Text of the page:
Magic Matt
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Joined: Sat Apr 30, 2011 1:23 pm
Location: New Orleans

Tomato leaves droopy, can't figure this out! Pix inside --&

Hello! Thanks for taking the time to help me out! My tomato plants have been looking quite sad the past week or two, and I can't figure out the problem. I've thought it was over-watering, so I didn't water for a week. They did not improve. So I watered them liberally on Saturday, and again on Wednesday, and they still have not perked up.

I know that in order to correctly diagnose the problem, you'll need to know a little background on my setup:

I am a first time soil grower (I dabbled with an indoor hydroponics tomato setup several years ago), and live in New Orleans (read: very hot, very humid). I built a 9'x3'x1' raised bed in my backyard. The location of the bed in a spot that gets the most sunlight, which unfortunately is only about 5-6 hours a day (of direct sun). I put a layer of cardboard down under the bed, and then filled with soil.

I filled the raised bed with 10 cu.ft. potting soil, 6 cu.ft. topsoil, 4 cu.ft "premium garden soil" (I.e. Scotts), and 2 cu.ft of manuer/humus. I then broadcast about 2-2.5 lbs of 8-15-15 fertilizer and worked it into about the top 8 inches.

I stated my seed indoors around the 1st of March, and planted them around March 28 (they were sitting on my patio prior to planting). I planted 2 beefsteak tomato plants, 2 eggplants, 2 california bell peppers, 2 cauliflower, 1 serrano pepper, 5 celery, and numerous onion/red onion/green onion. Everything looked great for the first couple of weeks (aside from a few bug problems, which I believe I've controlled by using Sevin dust). The tomatoes have absolutely sky-rocketed in germs of growth in the past month. I've also watered them with some Miracle-grow about once every 8 or 9 days (at first just 1 gallon for the whole bed, but more recently I did 2 gallons).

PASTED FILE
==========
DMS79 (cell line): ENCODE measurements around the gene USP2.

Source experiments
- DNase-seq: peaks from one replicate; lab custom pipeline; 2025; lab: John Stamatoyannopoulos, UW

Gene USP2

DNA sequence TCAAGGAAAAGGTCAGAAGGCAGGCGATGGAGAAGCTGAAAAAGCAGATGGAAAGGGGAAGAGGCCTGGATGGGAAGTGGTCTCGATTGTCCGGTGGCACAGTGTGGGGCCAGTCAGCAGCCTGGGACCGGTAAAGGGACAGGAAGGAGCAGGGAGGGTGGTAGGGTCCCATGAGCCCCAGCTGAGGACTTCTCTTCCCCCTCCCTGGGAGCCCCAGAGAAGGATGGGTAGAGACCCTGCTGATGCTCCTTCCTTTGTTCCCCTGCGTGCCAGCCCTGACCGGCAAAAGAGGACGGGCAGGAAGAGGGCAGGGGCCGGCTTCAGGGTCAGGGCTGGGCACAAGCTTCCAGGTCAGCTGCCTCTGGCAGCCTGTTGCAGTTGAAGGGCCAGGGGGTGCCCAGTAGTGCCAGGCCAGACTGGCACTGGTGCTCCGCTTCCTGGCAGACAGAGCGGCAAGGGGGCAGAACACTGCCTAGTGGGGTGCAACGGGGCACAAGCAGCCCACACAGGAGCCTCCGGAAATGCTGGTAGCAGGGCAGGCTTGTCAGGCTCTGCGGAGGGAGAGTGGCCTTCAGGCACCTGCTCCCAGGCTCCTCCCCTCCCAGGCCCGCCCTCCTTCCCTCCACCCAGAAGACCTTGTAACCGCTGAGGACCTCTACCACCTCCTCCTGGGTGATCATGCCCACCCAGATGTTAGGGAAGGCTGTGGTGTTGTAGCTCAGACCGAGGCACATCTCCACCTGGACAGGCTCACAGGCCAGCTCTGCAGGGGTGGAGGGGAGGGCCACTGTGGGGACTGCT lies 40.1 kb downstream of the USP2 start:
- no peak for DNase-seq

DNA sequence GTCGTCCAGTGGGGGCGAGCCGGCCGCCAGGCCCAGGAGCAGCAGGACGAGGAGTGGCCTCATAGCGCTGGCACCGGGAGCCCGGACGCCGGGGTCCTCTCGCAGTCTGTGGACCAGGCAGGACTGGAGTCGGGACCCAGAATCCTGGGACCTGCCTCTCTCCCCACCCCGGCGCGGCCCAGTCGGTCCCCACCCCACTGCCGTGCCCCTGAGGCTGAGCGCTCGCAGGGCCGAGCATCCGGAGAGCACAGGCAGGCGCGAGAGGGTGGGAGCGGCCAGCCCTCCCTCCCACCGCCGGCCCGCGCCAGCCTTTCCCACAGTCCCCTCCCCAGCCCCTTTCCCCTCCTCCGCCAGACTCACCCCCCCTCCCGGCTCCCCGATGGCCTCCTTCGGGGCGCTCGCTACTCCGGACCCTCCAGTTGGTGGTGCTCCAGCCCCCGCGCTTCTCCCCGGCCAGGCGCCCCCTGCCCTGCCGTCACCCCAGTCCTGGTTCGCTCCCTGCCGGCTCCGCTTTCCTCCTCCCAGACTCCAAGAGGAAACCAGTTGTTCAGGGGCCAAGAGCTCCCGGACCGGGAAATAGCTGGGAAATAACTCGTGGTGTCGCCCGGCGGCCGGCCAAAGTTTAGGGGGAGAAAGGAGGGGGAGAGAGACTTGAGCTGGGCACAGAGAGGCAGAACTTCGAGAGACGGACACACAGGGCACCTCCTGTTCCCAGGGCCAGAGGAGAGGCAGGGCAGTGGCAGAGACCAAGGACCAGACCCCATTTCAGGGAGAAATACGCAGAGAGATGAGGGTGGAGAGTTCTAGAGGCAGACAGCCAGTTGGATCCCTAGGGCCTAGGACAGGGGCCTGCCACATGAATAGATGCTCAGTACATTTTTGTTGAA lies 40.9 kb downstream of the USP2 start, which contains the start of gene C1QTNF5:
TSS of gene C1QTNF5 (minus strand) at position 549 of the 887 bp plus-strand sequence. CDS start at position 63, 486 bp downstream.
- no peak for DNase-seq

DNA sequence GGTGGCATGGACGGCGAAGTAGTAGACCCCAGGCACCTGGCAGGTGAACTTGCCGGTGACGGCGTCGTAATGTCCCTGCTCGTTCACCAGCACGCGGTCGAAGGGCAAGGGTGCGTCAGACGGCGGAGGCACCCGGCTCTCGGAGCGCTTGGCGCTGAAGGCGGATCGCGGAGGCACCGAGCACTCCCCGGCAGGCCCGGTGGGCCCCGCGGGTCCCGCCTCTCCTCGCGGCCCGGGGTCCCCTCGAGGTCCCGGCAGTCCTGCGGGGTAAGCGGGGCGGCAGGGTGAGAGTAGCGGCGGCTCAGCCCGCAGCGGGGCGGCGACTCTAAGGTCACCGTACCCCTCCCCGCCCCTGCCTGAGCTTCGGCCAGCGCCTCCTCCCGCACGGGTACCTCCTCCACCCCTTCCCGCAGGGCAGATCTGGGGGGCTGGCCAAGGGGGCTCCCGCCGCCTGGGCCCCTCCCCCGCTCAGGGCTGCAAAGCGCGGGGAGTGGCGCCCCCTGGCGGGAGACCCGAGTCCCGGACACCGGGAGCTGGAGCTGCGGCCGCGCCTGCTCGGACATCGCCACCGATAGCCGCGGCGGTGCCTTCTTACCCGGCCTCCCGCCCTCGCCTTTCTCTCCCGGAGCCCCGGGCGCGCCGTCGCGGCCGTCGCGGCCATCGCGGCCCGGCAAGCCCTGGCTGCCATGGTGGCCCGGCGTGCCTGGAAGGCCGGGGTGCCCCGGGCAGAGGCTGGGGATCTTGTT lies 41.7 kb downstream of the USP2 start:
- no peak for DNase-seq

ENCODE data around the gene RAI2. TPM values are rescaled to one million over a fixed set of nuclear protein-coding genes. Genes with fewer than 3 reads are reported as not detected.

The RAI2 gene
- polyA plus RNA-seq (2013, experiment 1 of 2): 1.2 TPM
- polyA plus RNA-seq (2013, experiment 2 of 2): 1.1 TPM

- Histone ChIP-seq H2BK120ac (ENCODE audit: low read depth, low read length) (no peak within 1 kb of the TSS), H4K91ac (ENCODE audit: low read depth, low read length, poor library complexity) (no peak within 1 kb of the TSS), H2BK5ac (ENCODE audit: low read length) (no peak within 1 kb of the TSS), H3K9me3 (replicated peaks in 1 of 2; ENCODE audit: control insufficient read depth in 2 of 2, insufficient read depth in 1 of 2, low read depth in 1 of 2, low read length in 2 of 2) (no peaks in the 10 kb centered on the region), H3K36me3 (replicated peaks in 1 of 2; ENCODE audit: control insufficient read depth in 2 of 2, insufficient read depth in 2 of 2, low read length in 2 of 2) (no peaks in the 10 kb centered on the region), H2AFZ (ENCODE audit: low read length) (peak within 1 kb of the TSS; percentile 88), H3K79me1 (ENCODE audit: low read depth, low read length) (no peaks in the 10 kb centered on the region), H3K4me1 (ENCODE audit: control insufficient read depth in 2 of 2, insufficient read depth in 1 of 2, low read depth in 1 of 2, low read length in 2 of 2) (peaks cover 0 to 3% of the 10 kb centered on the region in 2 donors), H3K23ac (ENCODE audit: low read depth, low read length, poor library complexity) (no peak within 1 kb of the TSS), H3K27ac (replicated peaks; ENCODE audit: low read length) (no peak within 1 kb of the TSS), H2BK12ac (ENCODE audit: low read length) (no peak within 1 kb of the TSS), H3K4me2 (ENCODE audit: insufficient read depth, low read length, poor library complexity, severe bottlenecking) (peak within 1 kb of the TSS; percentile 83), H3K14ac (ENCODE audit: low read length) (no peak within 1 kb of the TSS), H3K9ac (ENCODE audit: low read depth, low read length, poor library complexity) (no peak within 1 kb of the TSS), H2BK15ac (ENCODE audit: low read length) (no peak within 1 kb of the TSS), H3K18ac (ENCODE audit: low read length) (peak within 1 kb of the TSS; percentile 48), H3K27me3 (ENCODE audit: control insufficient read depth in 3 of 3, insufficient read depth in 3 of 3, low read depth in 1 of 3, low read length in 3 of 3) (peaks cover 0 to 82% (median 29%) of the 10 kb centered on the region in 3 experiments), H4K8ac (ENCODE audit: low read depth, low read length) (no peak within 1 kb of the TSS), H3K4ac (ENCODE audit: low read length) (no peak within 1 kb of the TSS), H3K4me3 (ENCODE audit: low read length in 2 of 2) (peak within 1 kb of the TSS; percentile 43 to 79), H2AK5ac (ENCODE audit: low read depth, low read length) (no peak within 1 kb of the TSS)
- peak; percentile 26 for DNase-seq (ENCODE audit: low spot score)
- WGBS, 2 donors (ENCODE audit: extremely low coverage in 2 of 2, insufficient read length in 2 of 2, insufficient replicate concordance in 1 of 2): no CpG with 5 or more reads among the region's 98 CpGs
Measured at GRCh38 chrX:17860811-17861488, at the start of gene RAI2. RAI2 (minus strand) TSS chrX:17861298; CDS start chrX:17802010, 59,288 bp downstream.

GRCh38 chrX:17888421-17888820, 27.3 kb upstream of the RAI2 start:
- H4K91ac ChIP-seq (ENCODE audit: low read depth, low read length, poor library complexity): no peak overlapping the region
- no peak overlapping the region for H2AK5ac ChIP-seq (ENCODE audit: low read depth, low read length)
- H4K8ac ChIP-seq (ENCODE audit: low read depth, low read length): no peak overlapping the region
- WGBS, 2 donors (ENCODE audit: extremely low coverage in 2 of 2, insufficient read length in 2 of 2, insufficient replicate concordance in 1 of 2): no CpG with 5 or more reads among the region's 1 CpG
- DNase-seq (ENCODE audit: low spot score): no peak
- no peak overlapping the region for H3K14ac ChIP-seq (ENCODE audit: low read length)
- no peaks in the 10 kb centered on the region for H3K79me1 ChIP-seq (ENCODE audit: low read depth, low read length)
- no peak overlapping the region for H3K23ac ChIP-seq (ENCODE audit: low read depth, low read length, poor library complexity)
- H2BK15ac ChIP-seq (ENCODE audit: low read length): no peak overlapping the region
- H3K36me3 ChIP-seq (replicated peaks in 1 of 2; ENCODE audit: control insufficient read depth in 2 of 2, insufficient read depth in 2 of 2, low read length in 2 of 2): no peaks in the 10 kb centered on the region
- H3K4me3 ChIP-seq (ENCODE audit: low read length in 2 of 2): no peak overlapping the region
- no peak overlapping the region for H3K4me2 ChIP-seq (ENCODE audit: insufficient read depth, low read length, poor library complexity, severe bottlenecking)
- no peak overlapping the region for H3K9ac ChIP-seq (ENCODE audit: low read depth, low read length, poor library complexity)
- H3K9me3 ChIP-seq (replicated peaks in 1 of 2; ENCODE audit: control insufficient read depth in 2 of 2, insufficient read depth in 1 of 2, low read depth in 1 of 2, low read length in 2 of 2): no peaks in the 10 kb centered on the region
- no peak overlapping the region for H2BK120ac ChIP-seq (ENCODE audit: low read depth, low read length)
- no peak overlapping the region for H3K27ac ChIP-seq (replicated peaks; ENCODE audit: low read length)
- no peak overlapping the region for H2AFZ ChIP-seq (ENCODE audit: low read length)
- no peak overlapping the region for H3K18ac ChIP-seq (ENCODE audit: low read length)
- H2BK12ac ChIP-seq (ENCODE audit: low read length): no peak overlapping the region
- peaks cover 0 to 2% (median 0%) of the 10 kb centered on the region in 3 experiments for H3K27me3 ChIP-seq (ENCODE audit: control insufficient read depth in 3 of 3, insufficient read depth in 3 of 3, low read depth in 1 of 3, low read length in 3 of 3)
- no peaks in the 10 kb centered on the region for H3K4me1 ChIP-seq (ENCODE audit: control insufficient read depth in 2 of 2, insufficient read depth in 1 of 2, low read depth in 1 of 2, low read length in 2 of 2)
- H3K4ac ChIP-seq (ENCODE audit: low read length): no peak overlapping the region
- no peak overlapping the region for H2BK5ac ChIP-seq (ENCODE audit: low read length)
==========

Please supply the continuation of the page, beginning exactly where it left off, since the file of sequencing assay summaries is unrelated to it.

I was originally watering my plants every day, sometimes 2 times a day when they were young. I've heard that tomatoes require about 1" of water a week, so I began to cut back the watering when I noticed the tomato leaves looked saggy. But they haven't returned since then (around 4-15). And just recently, my serrano pepper plant has began to droop a little too. I don't know if it is a true 'wilt', but it looks sad nonetheless. I've tried not watering them for a week, but after 5 or 6 days, I felt the soil (at about 7" deep) and it was dry, so I watered again.

Anyway, on with the pics:

Here is the cauliflower:

Serrano pepper:

Bell pepper:





So, can anyone give me some advice? Am I watering too much? Not enough? What gives? I don't want to lose this crop because of my lack of experience......

Thanks a lot for anyone who can help!!!!

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Super Green Thumb
Posts: 25279
Joined: Sun Feb 15, 2009 6:04 pm
Location: TN/GA 7b

I'm not seeing what the problem is -- it all looks pretty happy and healthy to me. Tomatoes look great!

You are doing fine, relax.
Last edited by rainbowgardener on Sun May 01, 2011 12:53 am, edited 1 time in total.

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Greener Thumb
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Joined: Sat Apr 11, 2009 9:58 pm
Location: Virginia

I'm with Rainbow, great, healthy thick stem plants, relax and enjoy your garden!


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Senior Member
Posts: 225
Joined: Thu Jul 09, 2009 10:18 am
Location: Memphis

I agree. You have beautiful plants. The only issue is maybe the leaf miner damage on the bottom of some of your tomato plants.(the squiggly light lines) I would probably remove those leaves before the miner matures and drops into the soil.

Super Green Thumb
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Joined: Fri Jul 25, 2008 7:27 pm
Location: Mid Ohio

The plants look fine. It is not uncommon for plants to get wilty for part of the day.

IMO you are fertilizing Waaay too much. The soil and manure mix had plenty of natural nutrients in it, and then you added granular at a pretty high rate, and now you are watering with Miracle Grow. That will cause a lot of top growth, with relatively less root growth. Root growth is also slowed down by high moisture. Plants grow more roots when 1) they need water, and 2) they need nutrients, so when high transpiration rates hit during the heat of the day a plant with a small root mass will tend to wilt more than one with enough roots for its top.

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Super Green Thumb
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Joined: Fri Jun 26, 2009 5:42 pm
Location: Wentzville, MO (Just West oF St. Louis) Zone 5B

Yes other than the leaf miner (remove those leaves or cut our the area they are in) and the fact that controlling the grass behind your raised beds will be a challenge and those cages are too small (those plants will get huge. I think you are in good shape.

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